Because Hilo Bay has multiple user groups (cruising sailboat moorings, sailing, canoe, paddling, jet skis, free diving, Scuba, and bottom fishing), it is imperative to coordinate the location of day use mooring buoys to serve multiple purposes appropriate with multiple user types.

Applications for Hawaii Island Advisory Council Positions Announced

The Department of Land and Natural Resources (DLNR) Division of Forestry and Wildlife (DOFAW), in cooperation with the U.S. Department of Agriculture (USDA) Forest Service, is now accepting applications for vacant seats on the Laupahoehoe Advisory Council (LAC) and the Pu‘u Wa‘awa‘a Advisory Council (PAC) on Hawai‘i Island.

Laupahoehoe Advisory Council

LAC members are expected and encouraged to provide guidance to DLNR and the USDA Forest Service on issues related to management, research, education and public access in the Hawai‘i Experimental Tropical Forest and state lands in the Hamakua District (Laupahoehoe Natural Area Reserve and Forest Reserve). On the windward side of Hawai‘i Island, this includes 12,300 acres of wet tropical forest in both Forest Reserve land as well as a Natural Area Reserve.

The LAC consists of 14 members with two members representing each of the following categories:

Cultural Resources, Natural Resource Management, Recreation (including hunters), Education, Laupahoehoe Community, Hawai‘i Community at Large, and Scientific Research. Members of the LAC serve a 2- or 3-year term (staggered within each category).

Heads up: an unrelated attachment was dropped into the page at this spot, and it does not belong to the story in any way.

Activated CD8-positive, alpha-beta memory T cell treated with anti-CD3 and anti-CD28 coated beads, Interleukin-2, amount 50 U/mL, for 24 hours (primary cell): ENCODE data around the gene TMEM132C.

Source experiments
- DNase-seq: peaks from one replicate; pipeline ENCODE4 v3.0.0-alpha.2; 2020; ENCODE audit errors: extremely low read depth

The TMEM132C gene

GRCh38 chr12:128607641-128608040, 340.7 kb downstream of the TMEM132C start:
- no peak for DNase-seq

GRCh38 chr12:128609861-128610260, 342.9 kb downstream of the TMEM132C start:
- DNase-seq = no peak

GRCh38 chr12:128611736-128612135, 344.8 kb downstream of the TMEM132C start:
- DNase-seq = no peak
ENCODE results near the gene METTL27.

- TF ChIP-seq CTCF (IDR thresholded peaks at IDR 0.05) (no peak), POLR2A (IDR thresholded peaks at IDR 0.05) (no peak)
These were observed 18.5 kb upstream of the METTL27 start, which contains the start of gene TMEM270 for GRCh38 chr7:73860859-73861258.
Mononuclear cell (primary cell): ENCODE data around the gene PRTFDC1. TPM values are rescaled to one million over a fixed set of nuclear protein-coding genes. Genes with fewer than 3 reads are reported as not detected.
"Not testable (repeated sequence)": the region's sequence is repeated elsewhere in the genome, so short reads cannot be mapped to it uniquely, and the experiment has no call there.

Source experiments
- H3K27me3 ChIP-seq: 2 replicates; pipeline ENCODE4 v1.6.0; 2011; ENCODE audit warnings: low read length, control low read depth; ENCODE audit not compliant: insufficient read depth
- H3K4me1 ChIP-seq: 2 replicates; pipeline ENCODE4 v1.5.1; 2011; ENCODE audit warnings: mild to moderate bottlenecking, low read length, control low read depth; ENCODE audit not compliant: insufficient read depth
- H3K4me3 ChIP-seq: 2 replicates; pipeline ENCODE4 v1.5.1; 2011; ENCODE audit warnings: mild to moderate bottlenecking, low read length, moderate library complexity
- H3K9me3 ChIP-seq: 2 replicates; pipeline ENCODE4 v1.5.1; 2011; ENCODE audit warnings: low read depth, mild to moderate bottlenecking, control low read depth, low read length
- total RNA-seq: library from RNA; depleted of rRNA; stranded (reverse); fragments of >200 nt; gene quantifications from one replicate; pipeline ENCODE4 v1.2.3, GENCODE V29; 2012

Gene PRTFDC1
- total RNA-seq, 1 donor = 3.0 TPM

Applicants are now being sought to fill the open scientific research seat. These applicants should have a background in forest ecology or other natural resources related research field and an interest in serving  the Laupahoehoe community as a representative. The LAC meets bi-monthly in Laupahoehoe on Hawai‘i Island from 6 to 8 p.m. on the first Wednesday of odd months.

Pu‘u Wa‘awa‘a Advisory Council

PAC members are expected and encouraged to provide guidance to DLNR for state lands in North Kona, including the Pu‘u Wa‘awa‘a Forest Reserve, Pu‘u Wa‘awa‘a Forest Bird Sanctuary, Kīholo State Park Reserve, and the makai lands of Pu‘u Anahulu. Pu‘u Wa‘awa‘a is on the leeward side of Hawai‘i Island on the northern flank of Hualalai and includes tropical dry and wet forests, grasslands and coastal ecosystems, including anchialine ponds. The greater ahupua‘a of Pu‘u Wa‘awa‘a is 40, 711 acres of state land and includes the Forest Bird Sanctuary, Pu‘u Wa‘awa‘a Forest Reserve, and Kīholo State Park Reserve.